Biomimicry is a label for a design process that’s been developing over the past few decades – it’s a design process that happens where technology meets biology and physics. It challenges our traditional approaches of mechanical and chemical engineering with elegant new solutions.
Biomimicry has been happening since Leonardo sketched designs based on nature, but it has been named and defined since the 1990s by Janine Benyus and other fellow travellers. (Janine explains it in this classic TEDtalk: http://www.ted.com/talks/janine_benyus_biomimicry_in_action/)
It’s been applied in all sorts of ways, and a recent contrasting example I’ve seen has been in the evolution of storm water management.
Here’s a basic example in storm water handling around Melbourne that illustrates the difference. Both are from outer the eastern suburbs.
One (in Bayswater) is designed for engineering efficiency, moving the maximum amount of water as quickly as possible away from its source. It carries water, rubbish and pollutants out to sea as quickly as possible – and when it blocks, it blocks spectacularly.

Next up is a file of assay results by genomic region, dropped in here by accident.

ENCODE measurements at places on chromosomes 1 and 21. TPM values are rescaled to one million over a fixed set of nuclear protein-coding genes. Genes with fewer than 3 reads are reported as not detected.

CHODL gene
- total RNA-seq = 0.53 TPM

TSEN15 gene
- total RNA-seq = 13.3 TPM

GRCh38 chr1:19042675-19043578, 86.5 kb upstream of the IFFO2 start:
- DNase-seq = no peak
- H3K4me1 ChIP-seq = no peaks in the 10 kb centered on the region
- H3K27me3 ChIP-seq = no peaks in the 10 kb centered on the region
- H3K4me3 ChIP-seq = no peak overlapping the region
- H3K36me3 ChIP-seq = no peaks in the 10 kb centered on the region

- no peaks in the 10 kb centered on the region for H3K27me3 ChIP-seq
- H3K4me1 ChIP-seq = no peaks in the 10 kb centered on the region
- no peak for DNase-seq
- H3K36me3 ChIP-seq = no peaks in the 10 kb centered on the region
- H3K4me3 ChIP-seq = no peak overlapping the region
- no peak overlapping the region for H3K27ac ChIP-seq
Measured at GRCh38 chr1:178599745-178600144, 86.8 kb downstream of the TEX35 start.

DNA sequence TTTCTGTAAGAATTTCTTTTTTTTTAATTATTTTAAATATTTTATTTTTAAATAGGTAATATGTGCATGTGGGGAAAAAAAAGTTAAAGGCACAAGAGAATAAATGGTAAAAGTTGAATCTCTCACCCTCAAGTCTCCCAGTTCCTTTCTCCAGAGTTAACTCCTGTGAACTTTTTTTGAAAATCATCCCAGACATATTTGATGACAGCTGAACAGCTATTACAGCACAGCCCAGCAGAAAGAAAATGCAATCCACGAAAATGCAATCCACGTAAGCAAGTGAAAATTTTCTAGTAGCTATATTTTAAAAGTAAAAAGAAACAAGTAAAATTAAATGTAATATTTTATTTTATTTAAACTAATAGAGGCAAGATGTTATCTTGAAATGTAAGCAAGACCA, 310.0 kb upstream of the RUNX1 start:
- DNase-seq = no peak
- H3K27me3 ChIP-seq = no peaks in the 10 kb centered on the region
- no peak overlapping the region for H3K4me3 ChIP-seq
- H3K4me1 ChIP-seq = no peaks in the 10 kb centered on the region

The new approach (under Eastlink motorway) is about copying natural systems – slowing water down, allowing sediments to drop out, using reed beds to filter the water.
That’s how rivers do water purification and flow management.
Biomimicry can be applied at a variety of levels, from the features of an individual product to productive systems that meet the needs of all from local resources. One of the things it provides is a new perspective on tough design problems.
It’s essence is to “copy nature” – and it’s one of seven basic principles for developing “deep green” Regenerative Business strategies.
For other ideas and a 90 page introduction to Regenerative Thinking, download our ebook “The Deep Green Profit Handbook“.